Documents from FBI’s raid of Michael Cohen’s home have been released. I discuss on MSNBC with Stephanie Ruhle.
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Bianchi discusses documents from FBI’s raid of Cohen’s home – Part 2
March 23rd, 2019
Stephanie Ruhle: Welcome back. I’m Stephanie Rule. We have to take you back to the breaking news this morning, the search warrant and other documents related to the FBI raids on the President’s former attorney, Michael Cohen have just been made public. I want to bring back Tom Winter, he’s been speed reading through this documents. Along with my lawyers, Paul Charlton and Bob Bianchi. Tomas, what have you learned?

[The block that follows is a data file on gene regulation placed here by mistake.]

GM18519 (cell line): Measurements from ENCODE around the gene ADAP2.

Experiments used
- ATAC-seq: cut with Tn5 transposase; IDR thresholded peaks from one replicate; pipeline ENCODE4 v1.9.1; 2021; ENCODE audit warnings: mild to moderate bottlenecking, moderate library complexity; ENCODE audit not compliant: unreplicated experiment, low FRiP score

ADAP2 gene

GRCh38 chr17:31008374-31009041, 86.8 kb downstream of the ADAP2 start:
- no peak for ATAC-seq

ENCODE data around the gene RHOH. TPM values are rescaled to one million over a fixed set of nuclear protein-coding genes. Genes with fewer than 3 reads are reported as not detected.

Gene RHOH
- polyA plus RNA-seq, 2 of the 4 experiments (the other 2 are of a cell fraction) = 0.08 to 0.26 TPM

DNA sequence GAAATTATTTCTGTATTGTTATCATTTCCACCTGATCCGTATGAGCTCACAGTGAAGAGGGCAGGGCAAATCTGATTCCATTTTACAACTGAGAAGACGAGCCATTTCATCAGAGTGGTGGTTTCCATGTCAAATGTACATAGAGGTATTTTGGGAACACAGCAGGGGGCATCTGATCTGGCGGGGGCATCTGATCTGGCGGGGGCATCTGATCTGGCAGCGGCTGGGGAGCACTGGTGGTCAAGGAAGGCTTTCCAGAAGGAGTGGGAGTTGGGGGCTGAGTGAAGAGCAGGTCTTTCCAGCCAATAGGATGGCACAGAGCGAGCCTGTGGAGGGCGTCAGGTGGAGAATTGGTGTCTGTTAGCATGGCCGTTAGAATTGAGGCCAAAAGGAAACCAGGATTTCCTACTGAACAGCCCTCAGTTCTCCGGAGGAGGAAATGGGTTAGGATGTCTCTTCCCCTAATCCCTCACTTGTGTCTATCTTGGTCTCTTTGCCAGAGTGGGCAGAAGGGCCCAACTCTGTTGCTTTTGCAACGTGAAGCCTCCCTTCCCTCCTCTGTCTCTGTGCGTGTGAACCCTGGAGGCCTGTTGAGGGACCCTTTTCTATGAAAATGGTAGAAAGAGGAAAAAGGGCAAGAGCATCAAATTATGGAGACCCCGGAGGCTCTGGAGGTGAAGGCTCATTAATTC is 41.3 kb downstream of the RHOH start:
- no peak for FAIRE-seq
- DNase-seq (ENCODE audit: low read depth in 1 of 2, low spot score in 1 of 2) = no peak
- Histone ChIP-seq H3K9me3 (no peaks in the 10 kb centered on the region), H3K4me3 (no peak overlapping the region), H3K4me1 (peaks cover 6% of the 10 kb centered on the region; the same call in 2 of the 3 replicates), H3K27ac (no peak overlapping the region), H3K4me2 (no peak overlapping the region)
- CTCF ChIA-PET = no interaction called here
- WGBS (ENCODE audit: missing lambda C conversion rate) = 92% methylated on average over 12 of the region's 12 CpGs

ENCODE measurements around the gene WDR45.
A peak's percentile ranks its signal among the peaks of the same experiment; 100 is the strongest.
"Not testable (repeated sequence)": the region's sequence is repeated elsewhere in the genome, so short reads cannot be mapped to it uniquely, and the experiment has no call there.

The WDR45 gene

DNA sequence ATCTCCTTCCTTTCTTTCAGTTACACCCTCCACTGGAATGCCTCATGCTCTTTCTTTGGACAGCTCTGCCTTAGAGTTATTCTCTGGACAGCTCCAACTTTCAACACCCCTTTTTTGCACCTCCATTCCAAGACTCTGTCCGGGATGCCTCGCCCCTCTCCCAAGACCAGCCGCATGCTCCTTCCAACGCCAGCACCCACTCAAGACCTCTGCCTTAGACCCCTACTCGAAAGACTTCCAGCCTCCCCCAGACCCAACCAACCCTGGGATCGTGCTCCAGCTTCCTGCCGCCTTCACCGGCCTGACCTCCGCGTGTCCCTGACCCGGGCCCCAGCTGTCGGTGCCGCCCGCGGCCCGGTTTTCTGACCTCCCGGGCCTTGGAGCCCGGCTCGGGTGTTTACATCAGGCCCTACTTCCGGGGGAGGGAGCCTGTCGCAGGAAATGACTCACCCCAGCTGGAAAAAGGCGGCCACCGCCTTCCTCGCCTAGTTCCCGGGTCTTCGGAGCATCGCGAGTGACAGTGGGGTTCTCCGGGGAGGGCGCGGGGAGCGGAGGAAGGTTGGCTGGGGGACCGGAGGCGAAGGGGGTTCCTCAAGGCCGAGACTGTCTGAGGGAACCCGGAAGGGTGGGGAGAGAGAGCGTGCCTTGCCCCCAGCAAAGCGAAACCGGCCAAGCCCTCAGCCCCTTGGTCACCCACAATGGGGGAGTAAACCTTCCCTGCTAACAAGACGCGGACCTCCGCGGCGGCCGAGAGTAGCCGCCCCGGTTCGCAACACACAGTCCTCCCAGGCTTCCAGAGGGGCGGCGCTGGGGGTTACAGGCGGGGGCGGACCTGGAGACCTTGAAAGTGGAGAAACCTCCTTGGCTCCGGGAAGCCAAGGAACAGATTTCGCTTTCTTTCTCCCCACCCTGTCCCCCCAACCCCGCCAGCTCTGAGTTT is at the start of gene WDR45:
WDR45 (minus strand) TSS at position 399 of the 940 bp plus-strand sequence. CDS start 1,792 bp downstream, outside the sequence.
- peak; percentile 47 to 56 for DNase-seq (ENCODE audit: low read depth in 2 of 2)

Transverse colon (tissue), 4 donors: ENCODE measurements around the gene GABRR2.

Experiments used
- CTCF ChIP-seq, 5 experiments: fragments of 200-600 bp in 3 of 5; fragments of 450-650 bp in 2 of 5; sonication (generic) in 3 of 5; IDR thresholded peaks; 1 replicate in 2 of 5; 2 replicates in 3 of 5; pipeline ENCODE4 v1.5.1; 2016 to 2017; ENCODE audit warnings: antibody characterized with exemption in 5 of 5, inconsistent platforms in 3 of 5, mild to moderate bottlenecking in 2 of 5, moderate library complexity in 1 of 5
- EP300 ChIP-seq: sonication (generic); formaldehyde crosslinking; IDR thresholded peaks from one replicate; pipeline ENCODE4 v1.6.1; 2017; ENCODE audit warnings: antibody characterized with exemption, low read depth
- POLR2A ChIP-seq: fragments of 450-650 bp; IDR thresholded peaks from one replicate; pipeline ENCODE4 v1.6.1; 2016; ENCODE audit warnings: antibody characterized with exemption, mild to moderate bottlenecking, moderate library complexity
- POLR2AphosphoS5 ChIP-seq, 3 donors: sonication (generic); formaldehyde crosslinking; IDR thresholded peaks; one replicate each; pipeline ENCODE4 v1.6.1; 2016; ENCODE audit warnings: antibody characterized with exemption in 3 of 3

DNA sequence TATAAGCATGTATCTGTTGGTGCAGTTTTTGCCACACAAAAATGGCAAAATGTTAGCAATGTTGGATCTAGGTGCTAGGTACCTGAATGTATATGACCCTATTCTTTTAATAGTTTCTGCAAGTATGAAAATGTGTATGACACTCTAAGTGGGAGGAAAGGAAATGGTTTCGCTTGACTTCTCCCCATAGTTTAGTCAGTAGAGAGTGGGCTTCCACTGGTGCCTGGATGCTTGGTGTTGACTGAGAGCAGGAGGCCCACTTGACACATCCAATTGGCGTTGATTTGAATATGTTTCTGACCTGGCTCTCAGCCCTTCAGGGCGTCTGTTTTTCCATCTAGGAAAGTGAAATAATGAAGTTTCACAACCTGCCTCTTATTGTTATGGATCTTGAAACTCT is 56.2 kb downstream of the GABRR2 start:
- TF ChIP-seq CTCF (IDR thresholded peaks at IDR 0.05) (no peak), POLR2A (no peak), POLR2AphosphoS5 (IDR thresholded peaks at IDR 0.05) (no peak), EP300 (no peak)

Tom Winter: So, Stephanie, what we learned is, you know I referenced that some of the warrants were 263 pages in length and those were just the warrants that were served on Michael Cohen’s physical addresses. What we’re really learning this morning, Stephanie, is the timeline of this investigation. Specifically, back in July of 2017 the special Councel’s office was first able to seek and get through the FBI, a search warrant for one of Michael Cohen’s Gmail addresses. In August of 2017 they were able to get access to his iCloud account and then in November, Cohen had apparently a second Gmail address according to the search warrant documents and the special Counsel’s office. Again, the FBI obtaining this for them, were able to get access to that account. And then in February of 2018, so February of last year, literally just a little over a year ago they were able to, they were able to shift over certain aspects of their investigation. That’s the special Counsel’s Office investigation into Michael Cohen to Federal Prosecutors here in Manhattan, in the southern district’s office. So, basically what happened is you see that the bulk of the investigation was turned over in February of last year, so barely a year ago. One of the other things that we’re starting to learn here, Stephanie, and some of the techniques that law enforcement was able to use, to be able to get these warrants specifically, they used a device called, what’s called the trigger fish, which it’s a, it’s kind of a euphemism, not a euphemism, but kind of a law enforcement term for a device that is able to specifically locate cell phones. So, they wanted to be able to establish that Michael Cohen was in fact at a hotel room here in Manhattan while his apartment was undergoing renovation. So, they were able to use this, technical device to establish that his cell phone was actually in use in that room to be able to prove to a judge that he would be there, so they could get that warrant. In addition to that, and this is something that NBC news first reported last year, federal agents were able to get access to what’s called a pen register, or a trap and trace, on Michael Cohen’s cell phone. According to one of the warrants that was released today that would give them the ability to look at who Michael Cohen was calling and when and for how long, as well as calls that he received, when and for how long. But not being able to monitor the content of those calls. So, in other words, they couldn’t listen in, but they at least knew who he was calling and when. So, we’re starting to learn that this morning there’s a couple of hundred pages of documents. Although, I caution folks, I see on Twitter, people saying, oh, there’s 300, 400 pages of documents. Yes, there are that many, but is as, as is typical with search warrants, Stephanie, basically a significant amount of this documentation has to do with boiler plate language that federal agents use to prove to a judge, look, this is the type of thing that we’re requesting. This is what gives us the authority, this is my background and experience, which is why I’m able to be able to say some of the things to you that I’m able to say to you in the process of getting that search warrant. So, the actual information that we learned here as far as new facts of this investigation, is really limited. There’s over a dozen pages of redacted information as it relates to those payments to Stormy Daniels and Karen McDougall who have of course alleged affairs with the President, something the White House and the President has strenuously denied. But the information, people who are trying to get more information about how those payment schemes were put together, they’re going to be a little bit disappointed this morning because the judge did allow Prosecutors to be able to redact that information.